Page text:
Artist paints a painful history

by Juliette Crane

Students wandering through the Katherine E. Nash Gallery in Willey Hall might be surprised by the contrast between two current exhibits.
In the main space, there is work by artists who use food in their art. But walking into the visiting artists’ gallery, one is confronted by a much more serious theme.
New York-based artist Diana Kurz presents paintings that document her family history.
Born in Vienna, Austria, Kurz’s family left the country in 1938 to flee the Nazis. Kurz’s uncle, who went to Holland, was taken by the Gestapo. But his children survived, later moving to the United States to live with Kurz.
Kurz buried her past for years, until an elderly aunt showed her some old family photographs. What she did not realize then was that those photographs would be the inspiration for a series of paintings about the Holocaust.
This series is now helping raise public awareness of both historical and recent incidents involving genocide.
Stephen Feinstein, director of the University’s Center for Holocaust and Genocide Studies, said, “The show has a visual quality that is accessible to students.”
Unlike many other Holocaust paintings, Kurz does not portray the grotesqueness of the actual event, instead, she allows the viewer to see memories in her paintings — not hers, but the memories of others.
This approach has been the subject of some criticism by students who viewed the exhibit.
Some students have questioned the authenticity of the artwork, asking how Kurz could put together such emotionally charged work without having experienced the Holocaust herself.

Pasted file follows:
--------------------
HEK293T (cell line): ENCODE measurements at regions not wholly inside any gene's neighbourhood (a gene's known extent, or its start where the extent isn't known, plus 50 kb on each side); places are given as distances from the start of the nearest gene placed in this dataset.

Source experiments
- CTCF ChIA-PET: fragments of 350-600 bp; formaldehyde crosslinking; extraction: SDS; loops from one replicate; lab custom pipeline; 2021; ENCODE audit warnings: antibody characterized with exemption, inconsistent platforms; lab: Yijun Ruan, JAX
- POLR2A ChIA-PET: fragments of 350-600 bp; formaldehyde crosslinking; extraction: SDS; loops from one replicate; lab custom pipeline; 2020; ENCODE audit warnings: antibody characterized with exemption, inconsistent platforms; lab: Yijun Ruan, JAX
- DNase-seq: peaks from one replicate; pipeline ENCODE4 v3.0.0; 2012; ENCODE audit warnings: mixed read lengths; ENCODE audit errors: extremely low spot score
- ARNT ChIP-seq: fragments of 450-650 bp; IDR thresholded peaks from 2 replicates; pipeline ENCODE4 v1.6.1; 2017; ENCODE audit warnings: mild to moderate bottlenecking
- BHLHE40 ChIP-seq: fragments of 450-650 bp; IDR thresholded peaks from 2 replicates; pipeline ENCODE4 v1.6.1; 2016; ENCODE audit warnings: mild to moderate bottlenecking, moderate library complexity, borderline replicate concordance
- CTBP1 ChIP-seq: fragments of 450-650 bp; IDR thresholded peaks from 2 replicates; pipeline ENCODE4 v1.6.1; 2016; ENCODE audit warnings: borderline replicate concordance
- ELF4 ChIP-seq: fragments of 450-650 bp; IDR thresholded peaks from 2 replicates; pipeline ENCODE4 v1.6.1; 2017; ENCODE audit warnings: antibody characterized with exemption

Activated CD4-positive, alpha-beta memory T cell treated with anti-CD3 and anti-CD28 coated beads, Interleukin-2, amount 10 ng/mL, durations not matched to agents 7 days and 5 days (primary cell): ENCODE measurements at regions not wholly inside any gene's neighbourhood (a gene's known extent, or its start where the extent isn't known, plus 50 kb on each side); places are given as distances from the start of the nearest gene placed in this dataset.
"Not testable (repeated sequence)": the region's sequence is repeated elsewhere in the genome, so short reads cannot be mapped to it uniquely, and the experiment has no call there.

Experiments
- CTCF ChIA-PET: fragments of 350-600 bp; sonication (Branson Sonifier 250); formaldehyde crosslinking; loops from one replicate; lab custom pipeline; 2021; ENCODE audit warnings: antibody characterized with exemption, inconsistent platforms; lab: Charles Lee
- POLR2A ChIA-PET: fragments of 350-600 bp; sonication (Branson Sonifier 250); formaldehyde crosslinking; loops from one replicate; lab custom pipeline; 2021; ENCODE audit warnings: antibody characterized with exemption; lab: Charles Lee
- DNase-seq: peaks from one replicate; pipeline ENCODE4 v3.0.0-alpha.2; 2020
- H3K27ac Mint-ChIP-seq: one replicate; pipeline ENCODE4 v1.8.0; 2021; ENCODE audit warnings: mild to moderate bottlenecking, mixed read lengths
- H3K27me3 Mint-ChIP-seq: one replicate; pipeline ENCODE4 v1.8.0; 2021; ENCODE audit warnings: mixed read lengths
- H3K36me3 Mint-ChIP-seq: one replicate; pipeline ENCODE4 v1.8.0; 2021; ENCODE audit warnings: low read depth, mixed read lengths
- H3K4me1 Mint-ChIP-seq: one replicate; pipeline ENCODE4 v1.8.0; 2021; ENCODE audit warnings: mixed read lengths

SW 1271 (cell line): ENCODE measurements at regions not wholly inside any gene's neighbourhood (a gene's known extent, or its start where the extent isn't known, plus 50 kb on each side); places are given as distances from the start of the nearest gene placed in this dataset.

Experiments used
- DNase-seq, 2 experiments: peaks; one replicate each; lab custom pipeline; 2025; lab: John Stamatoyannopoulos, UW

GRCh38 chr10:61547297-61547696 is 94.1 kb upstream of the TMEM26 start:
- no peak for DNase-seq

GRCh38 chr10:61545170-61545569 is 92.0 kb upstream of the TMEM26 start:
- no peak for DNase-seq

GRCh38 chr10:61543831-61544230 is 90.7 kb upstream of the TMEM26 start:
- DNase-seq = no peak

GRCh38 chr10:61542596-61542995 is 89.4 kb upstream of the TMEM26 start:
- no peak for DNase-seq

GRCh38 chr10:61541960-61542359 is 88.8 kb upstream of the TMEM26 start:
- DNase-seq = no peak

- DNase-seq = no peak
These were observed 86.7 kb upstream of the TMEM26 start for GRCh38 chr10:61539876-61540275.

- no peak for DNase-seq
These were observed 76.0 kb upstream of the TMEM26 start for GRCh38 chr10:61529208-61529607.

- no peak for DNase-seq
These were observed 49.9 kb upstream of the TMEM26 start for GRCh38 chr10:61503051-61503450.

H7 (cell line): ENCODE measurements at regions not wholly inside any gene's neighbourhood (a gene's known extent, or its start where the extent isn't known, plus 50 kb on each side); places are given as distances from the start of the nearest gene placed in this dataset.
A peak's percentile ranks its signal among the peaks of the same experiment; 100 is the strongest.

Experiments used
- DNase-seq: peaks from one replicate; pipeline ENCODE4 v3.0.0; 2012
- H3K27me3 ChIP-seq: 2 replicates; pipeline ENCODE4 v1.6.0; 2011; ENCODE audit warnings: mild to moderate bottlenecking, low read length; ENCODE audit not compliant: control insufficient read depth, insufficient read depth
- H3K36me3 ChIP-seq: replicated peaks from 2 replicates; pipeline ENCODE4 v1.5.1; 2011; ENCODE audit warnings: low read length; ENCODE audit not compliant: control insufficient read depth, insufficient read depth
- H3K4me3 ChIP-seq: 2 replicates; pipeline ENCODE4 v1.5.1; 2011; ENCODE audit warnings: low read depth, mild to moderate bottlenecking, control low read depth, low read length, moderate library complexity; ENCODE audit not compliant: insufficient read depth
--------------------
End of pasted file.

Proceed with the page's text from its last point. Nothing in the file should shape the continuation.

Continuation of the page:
But, Feinstein said, even if someone does not know the physicality of the Holocaust, “one can derive such images from the world around them and still have an incredible impact” on the viewer.
In Kurz’s case, her inspiration came from family photographs. Some were well-known and in public collections, while others came from her own family photo album.
Out of respect, she did not want to paint anything that she hadn’t experienced. Therefore, much of her work concentrates on individual people and their personal stories. Other pieces take on universal themes.
One piece was painted as fighting in Bosnia broke out. Kurz wanted “to show that things really haven’t changed, that racially motivated violence and ethnic cleansing are still going on today.”
However, Kurz does not overwhelm audiences with this theme.
She paints with bright and high-key colors. Often working in pastels, the color adds vibrance and life to a relatively dismal theme.
Kurz said by keeping the colors realistic, and even appealing, the images stay truer to life, often more poignant and memorable.
After years of working on this series, Kurz had never returned to Vienna. But in the summer of 1997, she was finally given the opportunity to go.
Awarded a grant that allowed her to paint and live in the city, Kurz spent time researching archives and found out what had actually happened to much of her family.
Kurz said her experiences in Vienna helped her understand some of those past events, and she hopes her work will do the same for others.